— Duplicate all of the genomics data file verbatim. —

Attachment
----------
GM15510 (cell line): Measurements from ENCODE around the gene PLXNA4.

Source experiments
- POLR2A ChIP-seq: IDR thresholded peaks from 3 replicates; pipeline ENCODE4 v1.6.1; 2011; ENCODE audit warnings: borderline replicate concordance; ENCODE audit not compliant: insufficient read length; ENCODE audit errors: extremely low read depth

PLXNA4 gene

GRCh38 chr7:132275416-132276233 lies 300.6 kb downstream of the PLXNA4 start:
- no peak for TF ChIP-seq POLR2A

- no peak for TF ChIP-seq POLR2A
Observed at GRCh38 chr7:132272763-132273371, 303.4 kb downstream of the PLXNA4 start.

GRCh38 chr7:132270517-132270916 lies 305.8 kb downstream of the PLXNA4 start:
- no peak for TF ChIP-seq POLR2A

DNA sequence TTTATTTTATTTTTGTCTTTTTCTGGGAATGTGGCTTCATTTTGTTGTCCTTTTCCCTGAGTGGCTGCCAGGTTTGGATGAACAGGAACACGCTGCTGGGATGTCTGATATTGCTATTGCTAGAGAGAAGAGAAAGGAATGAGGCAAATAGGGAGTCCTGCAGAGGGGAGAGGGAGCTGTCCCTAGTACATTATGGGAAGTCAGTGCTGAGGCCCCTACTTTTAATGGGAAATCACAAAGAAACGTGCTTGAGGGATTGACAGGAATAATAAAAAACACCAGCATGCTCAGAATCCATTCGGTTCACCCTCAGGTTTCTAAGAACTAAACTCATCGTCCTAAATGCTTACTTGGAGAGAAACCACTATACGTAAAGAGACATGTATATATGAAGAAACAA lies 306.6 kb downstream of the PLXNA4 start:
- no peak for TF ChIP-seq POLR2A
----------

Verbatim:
GM15510 (cell line): Measurements from ENCODE around the gene PLXNA4.

Source experiments
- POLR2A ChIP-seq: IDR thresholded peaks from 3 replicates; pipeline ENCODE4 v1.6.1; 2011; ENCODE audit warnings: borderline replicate concordance; ENCODE audit not compliant: insufficient read length; ENCODE audit errors: extremely low read depth

PLXNA4 gene

GRCh38 chr7:132275416-132276233 lies 300.6 kb downstream of the PLXNA4 start:
- no peak for TF ChIP-seq POLR2A

- no peak for TF ChIP-seq POLR2A
Observed at GRCh38 chr7:132272763-132273371, 303.4 kb downstream of the PLXNA4 start.

GRCh38 chr7:132270517-132270916 lies 305.8 kb downstream of the PLXNA4 start:
- no peak for TF ChIP-seq POLR2A

DNA sequence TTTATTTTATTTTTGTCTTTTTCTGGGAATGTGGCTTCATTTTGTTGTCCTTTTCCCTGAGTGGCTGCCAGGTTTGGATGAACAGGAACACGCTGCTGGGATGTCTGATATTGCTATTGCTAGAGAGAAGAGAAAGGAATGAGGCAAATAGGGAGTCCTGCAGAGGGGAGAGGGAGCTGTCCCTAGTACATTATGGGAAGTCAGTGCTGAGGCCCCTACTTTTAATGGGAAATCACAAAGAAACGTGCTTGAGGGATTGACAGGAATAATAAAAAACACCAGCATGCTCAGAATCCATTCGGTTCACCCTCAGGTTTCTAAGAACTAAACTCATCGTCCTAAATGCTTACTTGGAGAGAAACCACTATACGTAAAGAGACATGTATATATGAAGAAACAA lies 306.6 kb downstream of the PLXNA4 start:
- no peak for TF ChIP-seq POLR2A